Merrimack police earn prestigious approval

Reinforcing Merrimack College's emphasis on providing a secure environment for students, faculty and staff, the college's police department has recently undergone a rigorous assessment that resulted in its reaccreditation by the Massachusetts Police Accreditation Commission.

“This is a great credit to the men and women of our department,” said Merrimack Chief Michael DelGreco, “but more significantly, it’s a signal to the community that we are continuing to follow the best practices and standards for our profession in keeping this community safe.”

With the efforts and involvement of all members of the force and coordinated by Lt. Jan Fuller, the accreditation manager, Merrimack College Police Services was reassessed by a team appointed by the commission that looked at management, operations and technical support services.

Merrimack’s department initiated the process in 2008 and was awarded initial certification in 2010. The department continued its commitment to earn full accreditation and was awarded that status in 2011, after meeting more than 300 standards as set by the commission. Commission guidelines call for a reassessment every three years to maintain accreditation.

Currently, Merrimack College Police Services is one of only 51 departments in the state to have earned accreditation — only eight of them at institutions of higher education.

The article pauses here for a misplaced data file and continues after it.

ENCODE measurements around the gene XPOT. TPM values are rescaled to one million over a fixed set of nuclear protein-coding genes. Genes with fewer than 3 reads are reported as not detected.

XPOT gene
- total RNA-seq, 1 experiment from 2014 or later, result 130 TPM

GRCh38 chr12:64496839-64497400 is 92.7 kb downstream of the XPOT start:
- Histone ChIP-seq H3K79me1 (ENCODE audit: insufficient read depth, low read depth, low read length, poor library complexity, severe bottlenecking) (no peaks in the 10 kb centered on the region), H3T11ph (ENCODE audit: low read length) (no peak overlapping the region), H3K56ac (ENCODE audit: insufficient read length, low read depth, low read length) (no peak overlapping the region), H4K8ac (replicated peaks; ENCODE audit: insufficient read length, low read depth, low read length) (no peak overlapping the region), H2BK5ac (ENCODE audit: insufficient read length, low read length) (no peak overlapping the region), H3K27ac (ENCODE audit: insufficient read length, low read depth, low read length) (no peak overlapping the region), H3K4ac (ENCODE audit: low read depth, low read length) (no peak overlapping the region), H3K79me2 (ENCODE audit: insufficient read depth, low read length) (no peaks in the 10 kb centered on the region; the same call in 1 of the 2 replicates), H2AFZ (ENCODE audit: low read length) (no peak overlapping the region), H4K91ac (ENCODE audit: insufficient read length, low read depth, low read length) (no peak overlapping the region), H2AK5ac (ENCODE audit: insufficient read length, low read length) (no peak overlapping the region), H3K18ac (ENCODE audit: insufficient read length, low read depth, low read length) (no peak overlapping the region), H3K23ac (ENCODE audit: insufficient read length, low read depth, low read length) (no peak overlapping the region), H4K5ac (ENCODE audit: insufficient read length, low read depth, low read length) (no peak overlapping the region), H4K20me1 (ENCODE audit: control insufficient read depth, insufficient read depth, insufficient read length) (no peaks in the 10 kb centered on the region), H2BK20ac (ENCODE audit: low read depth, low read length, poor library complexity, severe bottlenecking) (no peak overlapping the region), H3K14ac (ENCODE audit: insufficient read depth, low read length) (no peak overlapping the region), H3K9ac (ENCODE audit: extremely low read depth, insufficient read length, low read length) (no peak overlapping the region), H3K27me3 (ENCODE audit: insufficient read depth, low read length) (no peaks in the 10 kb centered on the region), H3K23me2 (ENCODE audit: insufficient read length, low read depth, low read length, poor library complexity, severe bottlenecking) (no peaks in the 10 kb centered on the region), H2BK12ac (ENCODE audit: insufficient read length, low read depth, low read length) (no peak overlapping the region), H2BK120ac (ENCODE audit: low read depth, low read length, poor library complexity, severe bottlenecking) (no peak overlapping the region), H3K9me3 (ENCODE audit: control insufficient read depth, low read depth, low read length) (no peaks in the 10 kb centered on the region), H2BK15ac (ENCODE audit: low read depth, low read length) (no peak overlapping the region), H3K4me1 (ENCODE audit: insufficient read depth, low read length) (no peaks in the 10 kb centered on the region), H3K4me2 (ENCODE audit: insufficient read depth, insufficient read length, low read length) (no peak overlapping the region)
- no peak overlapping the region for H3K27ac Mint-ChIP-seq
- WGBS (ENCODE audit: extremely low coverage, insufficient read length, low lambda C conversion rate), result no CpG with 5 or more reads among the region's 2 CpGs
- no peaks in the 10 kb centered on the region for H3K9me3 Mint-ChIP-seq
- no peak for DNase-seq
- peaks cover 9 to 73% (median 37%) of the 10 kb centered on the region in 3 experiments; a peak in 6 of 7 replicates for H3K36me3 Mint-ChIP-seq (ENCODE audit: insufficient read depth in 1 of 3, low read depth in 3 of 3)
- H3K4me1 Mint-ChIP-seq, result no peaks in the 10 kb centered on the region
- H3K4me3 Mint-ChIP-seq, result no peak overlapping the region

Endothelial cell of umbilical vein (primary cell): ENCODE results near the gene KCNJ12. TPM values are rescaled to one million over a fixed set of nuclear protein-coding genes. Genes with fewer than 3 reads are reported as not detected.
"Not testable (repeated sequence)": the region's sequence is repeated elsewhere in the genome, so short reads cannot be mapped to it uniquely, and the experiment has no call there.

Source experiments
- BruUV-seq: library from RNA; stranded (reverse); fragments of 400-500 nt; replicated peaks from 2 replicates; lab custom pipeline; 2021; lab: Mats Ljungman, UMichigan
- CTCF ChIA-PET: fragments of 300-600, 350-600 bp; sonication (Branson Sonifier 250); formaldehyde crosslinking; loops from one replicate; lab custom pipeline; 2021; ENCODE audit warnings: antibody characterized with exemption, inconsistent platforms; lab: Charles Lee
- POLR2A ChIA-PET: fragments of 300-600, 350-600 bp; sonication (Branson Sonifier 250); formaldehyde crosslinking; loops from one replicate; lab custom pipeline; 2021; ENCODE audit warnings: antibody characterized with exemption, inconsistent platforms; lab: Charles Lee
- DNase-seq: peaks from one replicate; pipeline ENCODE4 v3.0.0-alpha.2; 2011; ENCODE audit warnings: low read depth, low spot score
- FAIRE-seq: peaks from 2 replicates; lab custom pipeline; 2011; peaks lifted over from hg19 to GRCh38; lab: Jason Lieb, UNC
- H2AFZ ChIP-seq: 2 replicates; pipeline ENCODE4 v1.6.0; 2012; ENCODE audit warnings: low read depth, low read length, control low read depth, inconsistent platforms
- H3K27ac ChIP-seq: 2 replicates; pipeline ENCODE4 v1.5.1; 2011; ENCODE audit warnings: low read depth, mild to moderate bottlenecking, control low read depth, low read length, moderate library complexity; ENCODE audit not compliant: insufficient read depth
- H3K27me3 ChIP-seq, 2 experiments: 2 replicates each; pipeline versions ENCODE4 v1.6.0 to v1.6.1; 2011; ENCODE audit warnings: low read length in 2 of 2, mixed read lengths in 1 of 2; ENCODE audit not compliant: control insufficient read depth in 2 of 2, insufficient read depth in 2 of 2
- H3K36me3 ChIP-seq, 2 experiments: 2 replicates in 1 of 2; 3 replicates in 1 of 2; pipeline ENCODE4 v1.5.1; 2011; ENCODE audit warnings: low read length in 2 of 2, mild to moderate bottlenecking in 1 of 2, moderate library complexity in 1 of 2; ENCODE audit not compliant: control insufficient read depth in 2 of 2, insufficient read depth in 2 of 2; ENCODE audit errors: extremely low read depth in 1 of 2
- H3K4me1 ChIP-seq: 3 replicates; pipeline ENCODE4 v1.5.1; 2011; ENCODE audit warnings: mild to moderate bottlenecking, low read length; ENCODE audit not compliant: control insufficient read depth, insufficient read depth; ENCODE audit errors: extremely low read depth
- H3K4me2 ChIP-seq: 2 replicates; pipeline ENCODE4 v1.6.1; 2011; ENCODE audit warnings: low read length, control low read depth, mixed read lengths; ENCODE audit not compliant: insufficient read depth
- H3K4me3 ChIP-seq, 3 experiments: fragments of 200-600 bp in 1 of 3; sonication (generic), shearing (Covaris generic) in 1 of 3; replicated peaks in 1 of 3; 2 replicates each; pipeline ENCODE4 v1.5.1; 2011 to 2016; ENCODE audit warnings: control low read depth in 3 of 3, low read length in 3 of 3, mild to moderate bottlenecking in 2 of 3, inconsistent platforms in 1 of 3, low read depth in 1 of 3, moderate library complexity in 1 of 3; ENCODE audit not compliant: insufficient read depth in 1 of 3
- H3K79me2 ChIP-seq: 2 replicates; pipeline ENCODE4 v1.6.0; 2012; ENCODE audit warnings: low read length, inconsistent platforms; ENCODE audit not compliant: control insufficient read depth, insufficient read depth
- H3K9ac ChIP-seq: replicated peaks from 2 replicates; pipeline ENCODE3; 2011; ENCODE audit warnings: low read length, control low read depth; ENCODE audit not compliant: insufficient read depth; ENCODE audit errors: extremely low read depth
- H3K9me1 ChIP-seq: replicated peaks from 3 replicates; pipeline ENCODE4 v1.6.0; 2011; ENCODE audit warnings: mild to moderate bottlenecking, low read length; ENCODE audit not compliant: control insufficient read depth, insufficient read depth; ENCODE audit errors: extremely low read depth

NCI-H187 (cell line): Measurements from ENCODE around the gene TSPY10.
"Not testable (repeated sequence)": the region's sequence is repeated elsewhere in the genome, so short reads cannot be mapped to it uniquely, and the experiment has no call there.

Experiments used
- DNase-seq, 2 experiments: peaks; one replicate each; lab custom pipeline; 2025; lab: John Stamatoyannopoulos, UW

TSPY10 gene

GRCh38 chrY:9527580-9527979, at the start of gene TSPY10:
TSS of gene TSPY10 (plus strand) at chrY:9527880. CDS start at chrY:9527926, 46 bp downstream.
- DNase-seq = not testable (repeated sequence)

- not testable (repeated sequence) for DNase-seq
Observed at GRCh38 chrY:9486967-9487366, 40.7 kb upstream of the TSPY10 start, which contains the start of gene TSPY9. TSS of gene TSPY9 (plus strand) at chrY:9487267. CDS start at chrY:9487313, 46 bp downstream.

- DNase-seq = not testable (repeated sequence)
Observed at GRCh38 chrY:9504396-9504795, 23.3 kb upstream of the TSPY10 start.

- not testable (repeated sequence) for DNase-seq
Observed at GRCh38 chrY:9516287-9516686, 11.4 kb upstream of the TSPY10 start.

The assessment covers areas such as policy development, emergency response planning, training, communications, property and evidence handling, use of force, patrol procedures and prisoner transportation.

“This reaccreditation tells the community and fellow law enforcement that we continue to be a well-trained, well-prepared force that follows the profession’s best practices,” DelGreco said of his 30-member department.

“Achieving accreditation from the Massachusetts Police Accreditation Commission is a very significant accomplishment and a recognition highly regarded by the law enforcement community,” said Donna Taylor Mooers, the commission’s executive director.

Mooers also added, “Police certification and accreditation serve to reassure the general public that the law enforcement profession is trained, prepared and ready for anything that comes its way.”

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